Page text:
Skip to content

Baked Sunday Mornings: Pink Peppermint Stick Ice Cream with Homemade Hot Fudge

Peppermint Ice Cream - 34.jpg

I didn’t mean to make it Pepto Bismol pink. Apparently I have a heavy hand when it comes to food coloring– I wonder if someday I will learn to start with just a couple of drops, or am I doomed to a lifetime of electric/circus/princess-colored treats? Now I know that “Deep Pink” is, in fact, deep… Anyway, I love ice cream. I really don’t know why I don’t make it at home more often. It is both easy and presents infinite creative possibilities. Any yet, it doesn’t happen often. Fortunately, this festive holiday recipe for Pink Peppermint Stick Ice Cream with Homemade Hot Fudge from Baked Occasions came along this week on our Baked Sunday Mornings schedule to remind me how much I enjoy making ice cream. Obnoxious pink color notwithstanding, I was very surprised at how much I loved this! I feel like I constantly say, “I’ve never been a big fan of…” and you can fill in the blank with all sorts of things. Peppermint has never been on the top of my list, but as usual with BAKED recipes, I’m forced to reevaluate my life priorities. We made the gorgeous and devastatingly delicious Wintermint Cake a couple of years ago (coincidentally another food coloring overreach), which was my first foray into rethinking my stance on the chocolate-peppermint combination. I fondly remember that cake, and although I haven’t made it since then (need to rethink that too), I’m happy to return to this classic holiday duo with this recipe. I did admittedly ratchet up the chocolate factor considerably, but the peppermint is still quite prominent.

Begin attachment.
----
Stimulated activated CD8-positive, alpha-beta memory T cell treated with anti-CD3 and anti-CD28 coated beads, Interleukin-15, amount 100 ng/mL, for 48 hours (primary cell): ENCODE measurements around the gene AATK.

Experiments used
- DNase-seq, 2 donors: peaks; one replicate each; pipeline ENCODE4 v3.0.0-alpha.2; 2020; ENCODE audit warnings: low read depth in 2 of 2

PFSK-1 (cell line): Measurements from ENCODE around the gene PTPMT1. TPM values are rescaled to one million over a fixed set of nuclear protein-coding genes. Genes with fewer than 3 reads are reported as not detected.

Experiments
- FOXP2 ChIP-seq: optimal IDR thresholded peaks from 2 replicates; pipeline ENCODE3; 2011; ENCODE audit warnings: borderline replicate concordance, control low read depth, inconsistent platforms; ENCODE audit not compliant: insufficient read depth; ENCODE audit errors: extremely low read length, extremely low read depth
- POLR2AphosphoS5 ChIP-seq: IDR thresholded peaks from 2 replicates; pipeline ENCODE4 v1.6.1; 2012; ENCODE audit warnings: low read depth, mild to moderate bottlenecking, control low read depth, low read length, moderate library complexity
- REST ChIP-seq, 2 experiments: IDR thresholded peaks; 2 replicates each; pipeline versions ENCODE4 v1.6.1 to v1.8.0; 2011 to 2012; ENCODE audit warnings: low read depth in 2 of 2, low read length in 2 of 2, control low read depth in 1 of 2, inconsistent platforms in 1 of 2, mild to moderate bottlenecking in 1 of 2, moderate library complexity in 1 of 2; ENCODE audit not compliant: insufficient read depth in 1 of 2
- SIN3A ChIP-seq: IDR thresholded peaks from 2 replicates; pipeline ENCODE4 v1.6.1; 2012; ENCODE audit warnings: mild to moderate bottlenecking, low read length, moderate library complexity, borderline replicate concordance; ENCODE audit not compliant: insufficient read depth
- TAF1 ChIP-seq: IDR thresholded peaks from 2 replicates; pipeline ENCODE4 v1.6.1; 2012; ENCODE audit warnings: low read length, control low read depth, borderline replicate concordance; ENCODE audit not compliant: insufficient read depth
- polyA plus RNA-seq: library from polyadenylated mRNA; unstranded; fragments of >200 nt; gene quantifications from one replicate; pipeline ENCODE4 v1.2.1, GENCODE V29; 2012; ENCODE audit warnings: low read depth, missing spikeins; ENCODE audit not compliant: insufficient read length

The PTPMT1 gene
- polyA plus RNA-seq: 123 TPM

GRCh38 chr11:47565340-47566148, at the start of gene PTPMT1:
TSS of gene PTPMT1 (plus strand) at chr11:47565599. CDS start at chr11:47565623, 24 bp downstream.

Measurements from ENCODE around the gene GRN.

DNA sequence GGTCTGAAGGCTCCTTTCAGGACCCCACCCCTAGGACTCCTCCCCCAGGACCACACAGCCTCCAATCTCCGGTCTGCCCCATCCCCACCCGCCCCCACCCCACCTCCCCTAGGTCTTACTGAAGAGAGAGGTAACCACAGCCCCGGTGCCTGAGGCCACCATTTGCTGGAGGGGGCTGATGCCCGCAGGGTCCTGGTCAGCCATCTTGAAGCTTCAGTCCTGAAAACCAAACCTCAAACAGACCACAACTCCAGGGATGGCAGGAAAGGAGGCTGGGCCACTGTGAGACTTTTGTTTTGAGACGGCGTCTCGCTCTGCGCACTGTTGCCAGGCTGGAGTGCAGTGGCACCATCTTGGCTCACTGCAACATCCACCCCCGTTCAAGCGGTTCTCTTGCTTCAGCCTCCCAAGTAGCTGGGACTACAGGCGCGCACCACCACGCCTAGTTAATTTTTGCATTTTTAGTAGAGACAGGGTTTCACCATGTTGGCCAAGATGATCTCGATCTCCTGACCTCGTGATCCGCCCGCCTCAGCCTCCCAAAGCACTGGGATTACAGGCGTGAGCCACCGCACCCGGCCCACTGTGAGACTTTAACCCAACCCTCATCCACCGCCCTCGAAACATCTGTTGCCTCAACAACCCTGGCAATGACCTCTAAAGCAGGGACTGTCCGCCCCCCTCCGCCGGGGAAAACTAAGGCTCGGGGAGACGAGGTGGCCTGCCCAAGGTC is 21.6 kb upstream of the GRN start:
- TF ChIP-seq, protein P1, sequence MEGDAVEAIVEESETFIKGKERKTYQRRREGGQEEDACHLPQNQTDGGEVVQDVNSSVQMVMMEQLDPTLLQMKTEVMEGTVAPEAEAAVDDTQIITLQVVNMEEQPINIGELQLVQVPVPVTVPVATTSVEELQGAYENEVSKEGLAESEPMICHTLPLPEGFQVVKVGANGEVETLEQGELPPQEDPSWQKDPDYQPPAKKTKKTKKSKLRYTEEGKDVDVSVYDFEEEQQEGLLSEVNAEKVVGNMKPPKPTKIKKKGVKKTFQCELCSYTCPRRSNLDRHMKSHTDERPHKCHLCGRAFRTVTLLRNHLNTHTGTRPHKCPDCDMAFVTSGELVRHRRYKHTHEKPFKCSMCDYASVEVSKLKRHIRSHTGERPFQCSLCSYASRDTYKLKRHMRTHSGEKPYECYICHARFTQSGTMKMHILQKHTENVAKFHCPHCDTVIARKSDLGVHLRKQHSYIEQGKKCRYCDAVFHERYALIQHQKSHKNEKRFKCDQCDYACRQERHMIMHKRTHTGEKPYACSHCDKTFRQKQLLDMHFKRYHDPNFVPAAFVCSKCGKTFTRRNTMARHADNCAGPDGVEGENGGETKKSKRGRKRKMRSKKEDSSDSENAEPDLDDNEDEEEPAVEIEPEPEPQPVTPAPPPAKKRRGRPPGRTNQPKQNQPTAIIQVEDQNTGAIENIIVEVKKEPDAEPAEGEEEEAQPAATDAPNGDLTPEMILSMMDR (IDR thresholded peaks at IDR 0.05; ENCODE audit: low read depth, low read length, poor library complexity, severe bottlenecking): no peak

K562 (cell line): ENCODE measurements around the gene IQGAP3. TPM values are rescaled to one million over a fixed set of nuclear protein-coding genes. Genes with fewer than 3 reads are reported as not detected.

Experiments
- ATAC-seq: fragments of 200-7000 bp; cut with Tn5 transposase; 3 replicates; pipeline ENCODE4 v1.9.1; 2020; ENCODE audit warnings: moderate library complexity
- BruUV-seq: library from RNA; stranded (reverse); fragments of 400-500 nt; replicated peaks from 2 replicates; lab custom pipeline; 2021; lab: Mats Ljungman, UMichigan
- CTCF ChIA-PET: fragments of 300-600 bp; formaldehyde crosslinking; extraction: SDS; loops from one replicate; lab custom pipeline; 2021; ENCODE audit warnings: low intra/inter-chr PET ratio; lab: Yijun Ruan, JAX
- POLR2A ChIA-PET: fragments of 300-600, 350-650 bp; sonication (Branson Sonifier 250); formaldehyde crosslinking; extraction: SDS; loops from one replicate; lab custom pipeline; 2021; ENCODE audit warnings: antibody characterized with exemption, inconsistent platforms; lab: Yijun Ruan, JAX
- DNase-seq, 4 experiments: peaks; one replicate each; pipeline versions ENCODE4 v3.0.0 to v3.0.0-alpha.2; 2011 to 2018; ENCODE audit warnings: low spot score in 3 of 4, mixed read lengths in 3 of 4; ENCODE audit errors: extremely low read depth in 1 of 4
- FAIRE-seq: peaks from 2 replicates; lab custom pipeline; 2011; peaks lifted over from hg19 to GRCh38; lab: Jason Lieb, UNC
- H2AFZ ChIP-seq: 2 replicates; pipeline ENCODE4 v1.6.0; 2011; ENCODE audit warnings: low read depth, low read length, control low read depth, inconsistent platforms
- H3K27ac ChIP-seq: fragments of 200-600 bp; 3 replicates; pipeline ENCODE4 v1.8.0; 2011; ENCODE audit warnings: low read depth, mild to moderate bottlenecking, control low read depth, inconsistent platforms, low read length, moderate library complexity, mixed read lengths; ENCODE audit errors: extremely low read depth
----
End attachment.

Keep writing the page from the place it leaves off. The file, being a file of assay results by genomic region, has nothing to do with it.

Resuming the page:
Peppermint Ice Cream - 25

The ice cream contains crushed candy canes in addition to peppermint extract, but I elected to omit those because I don’t like the stick-to-your-teeth feeling of the candy. Instead, I made a peppermint simple syrup to swirl into the ice cream; I was hoping that it would look like a “peppermint ripple” sort of situation, but because of the intense hue of pink, the red streaks got a bit lost. I probably should have mixed in more syrup as well, but at least there were hints of red. I also added ¼ cup micro chocolate chips because why wouldn’t I do that. And then I thought, “This whole thing calls for a brownie pairing,” but I didn’t have time to make a batch, and THEN I remembered that somewhere in the frigid depths of my freezer was a BAKED brownie from my last New York visit…

Peppermint Ice Cream - 24

This all worked out really well, as you might imagine. The brownie, while probably not at its best after 8 months in the freezer, provided the perfect chewy, chocolaty raft for the zingy, cool ice cream and the velvety fudge sauce, all sprinkled with a handful of crushed candy cane bits. You guys, the texture of this ice cream is just luscious. Creamy, dense enough (but not hard), and perfectly scoopable right out of the freezer. I liked the contrast of the crunchy chocolate chips and would highly recommend them; in fact, if you are also mixing in candy cane bits, that would be a very visually pretty combination. I want to try some flavor variations with this ice cream base– it is everything I look for in a homemade ice cream.

Peppermint Ice Cream - 37